But gold also does two other things, which make it worth having in the portfolio in small amounts:
1. It’s diversifying as it behaves differently than paper assets
Market Realist – The graph above shows the correlation coefficient of gold (GLD), the S&P 500 (SPY)(IVV), the iShares Emerging Markets Fund (EEM), and the SPDR Barclays Capital High Yield Bond ETF (JNK), considering monthly returns for ten years.
The correlation coefficient, which always lies between -1 and 1, is the extent to which two securities move with each other. A correlation coefficient of 1 means that the two securities move in absolute tandem with each other. A coefficient of -1 means the two securities are inversely related. A coefficient of 0 means the two move in random directions. It’s the most desirable as far as portfolios are concerned.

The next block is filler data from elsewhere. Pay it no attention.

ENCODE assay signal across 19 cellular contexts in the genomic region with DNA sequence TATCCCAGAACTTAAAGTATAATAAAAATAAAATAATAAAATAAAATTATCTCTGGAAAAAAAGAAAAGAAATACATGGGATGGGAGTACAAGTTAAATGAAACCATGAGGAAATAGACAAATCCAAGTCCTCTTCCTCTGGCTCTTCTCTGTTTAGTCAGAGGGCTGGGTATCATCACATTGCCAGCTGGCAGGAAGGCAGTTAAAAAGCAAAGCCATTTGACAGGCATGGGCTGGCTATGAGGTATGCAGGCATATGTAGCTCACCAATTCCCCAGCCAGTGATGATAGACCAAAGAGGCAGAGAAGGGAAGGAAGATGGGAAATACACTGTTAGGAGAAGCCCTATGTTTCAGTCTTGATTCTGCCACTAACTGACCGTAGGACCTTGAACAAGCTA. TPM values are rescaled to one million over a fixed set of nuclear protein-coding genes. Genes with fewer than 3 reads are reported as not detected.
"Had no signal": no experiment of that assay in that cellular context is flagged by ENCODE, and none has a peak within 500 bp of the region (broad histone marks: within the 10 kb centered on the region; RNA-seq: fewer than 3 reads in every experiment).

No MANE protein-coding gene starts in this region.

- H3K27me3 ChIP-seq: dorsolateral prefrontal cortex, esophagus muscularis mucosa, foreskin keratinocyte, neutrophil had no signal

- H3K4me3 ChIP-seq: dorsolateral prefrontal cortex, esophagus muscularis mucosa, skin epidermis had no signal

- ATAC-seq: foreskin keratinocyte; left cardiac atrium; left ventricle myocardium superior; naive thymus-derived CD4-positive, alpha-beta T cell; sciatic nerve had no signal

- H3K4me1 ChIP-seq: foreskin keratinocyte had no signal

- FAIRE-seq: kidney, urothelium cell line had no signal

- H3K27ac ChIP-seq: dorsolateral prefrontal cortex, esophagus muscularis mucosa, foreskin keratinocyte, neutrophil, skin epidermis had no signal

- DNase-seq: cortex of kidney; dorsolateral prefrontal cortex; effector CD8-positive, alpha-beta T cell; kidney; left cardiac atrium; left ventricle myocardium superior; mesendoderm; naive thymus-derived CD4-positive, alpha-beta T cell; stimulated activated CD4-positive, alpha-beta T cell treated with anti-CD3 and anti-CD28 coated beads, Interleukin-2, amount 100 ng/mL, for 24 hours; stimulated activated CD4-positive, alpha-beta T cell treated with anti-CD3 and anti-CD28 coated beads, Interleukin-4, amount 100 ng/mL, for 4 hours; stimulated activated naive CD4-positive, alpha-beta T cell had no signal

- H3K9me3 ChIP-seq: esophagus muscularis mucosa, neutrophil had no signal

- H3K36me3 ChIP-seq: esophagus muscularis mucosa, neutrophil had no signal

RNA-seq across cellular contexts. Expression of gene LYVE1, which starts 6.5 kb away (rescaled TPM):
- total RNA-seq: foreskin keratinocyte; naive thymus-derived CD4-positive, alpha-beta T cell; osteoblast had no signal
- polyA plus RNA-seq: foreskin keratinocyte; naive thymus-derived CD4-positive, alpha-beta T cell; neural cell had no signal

As you can see, the correlation between gold and the S&P 500 is 0.1. Between gold and junk bonds, it’s 0.1. And between gold and emerging markets, it’s 0.3. The correlation between gold and the S&P 500 is much lower than between the index and emerging markets, which stands at 0.8, surprisingly. The former is also much lower than the correlation between the S&P 500 and junk bonds, which also stands at 0.8.
This means that gold adds massive diversification benefits to a portfolio containing the other three. So it needs to be in your portfolio—at least in a small amount.
Please read the next part of this series to learn the second reason why gold deserves to be in your portfolio.